Albert Einstein (1879-1955) was a Communist sympathizer (Commsymp, in FBI parlance). They also called him a radical, a subversive and what would be called today, a liberal. This according to the dossier kept on his speeches, writings and activities, by J Edgar Hoover.
When Einstein left Germany in 1933, Hitler was on his heels. He came to Princeton, N. J., to do research at the Princeton University-financed, but independent, Institute of Advanced Study.
Princeton was a southern town in northern gown. Segregation of Blacks from whites was widely practiced and enforced. A majority of the students were from the south and they expected and got a recreation of their home life.
Einstein, a German-born Jew and naturalized American citizen, was acutely aware of what racism is and does, and was outraged.
But the people of the Black community in Princeton (who outnumbered the whites), especially the children, knew him as this long-white-haired white man who took his daily walk through their Black neighborhood and talked to them. The adults knew he was famous and the children knew he was friendly to them.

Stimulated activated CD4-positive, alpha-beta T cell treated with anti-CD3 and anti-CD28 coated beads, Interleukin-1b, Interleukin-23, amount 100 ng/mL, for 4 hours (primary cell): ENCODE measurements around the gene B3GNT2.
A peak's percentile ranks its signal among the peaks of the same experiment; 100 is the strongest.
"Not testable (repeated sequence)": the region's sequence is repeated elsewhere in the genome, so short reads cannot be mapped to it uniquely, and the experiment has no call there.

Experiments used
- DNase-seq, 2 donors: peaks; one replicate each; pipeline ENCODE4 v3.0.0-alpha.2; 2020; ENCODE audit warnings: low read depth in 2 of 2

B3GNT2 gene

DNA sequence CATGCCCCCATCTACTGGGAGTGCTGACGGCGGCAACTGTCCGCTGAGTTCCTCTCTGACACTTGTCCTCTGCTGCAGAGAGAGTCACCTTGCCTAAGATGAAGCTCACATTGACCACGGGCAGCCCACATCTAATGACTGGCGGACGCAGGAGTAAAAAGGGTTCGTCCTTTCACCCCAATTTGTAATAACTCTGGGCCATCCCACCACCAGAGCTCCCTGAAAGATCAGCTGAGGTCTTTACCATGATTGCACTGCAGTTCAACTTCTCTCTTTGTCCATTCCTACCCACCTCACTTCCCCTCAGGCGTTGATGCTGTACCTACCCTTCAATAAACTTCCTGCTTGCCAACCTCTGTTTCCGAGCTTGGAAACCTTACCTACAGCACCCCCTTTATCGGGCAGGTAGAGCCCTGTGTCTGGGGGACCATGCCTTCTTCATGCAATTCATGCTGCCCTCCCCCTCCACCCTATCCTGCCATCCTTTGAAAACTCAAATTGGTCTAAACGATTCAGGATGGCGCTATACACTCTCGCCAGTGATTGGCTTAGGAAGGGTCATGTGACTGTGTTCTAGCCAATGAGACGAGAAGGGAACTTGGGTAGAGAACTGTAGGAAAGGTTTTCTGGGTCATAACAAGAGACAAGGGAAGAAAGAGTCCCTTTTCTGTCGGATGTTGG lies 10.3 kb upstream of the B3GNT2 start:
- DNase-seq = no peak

Princeton was the hometown of Paul Robeson, who by the time Einstein arrived had been long gone. They came to know one another (both of course knew of the other) when Robeson came home to perform. Einstein went backstage to introduce himself. There began a friendship of almost 20 years. Through his writings, letters and articles in the Black press, Einstein made known his opposition to the racism that lived right outside his door.
This is the story of an unknown Einstein — the social commentator and activist; the part of Einstein that was almost never reported in the public press, but was well known to social activists and the FBI. He was labeled a Communist sympathizer even as Russia was one of the biggest allies of the United States.
Fred Jerome is an Einstein scholar. And Rodger Taylor is an African American historian. They co-authored “Einstein on Race and Racism.” Taylor’s mother told him that she remembered as a little girl running to the window when Mr. Einstein walked down the street, to watch the passing of this famous white man.
Einstein talked and walked his opposition to racism that he clearly knew first hand was dangerous to a democracy. He wrote letters, made speeches and sent articles to newspapers. If his socialist activity was reported on at all, it was in the back pages. America has chosen to see Einstein as a pure genius with no interest outside the university.
This new and different history of Einstein entails the racial history of America during his time and therefore even more than just what Einstein did then.
No matter what stir he was creating at the Institute and at the FBI, Einstein going out for a walk was always an event for the children who walked with and the adults who watched from their porches in Princeton, N.J.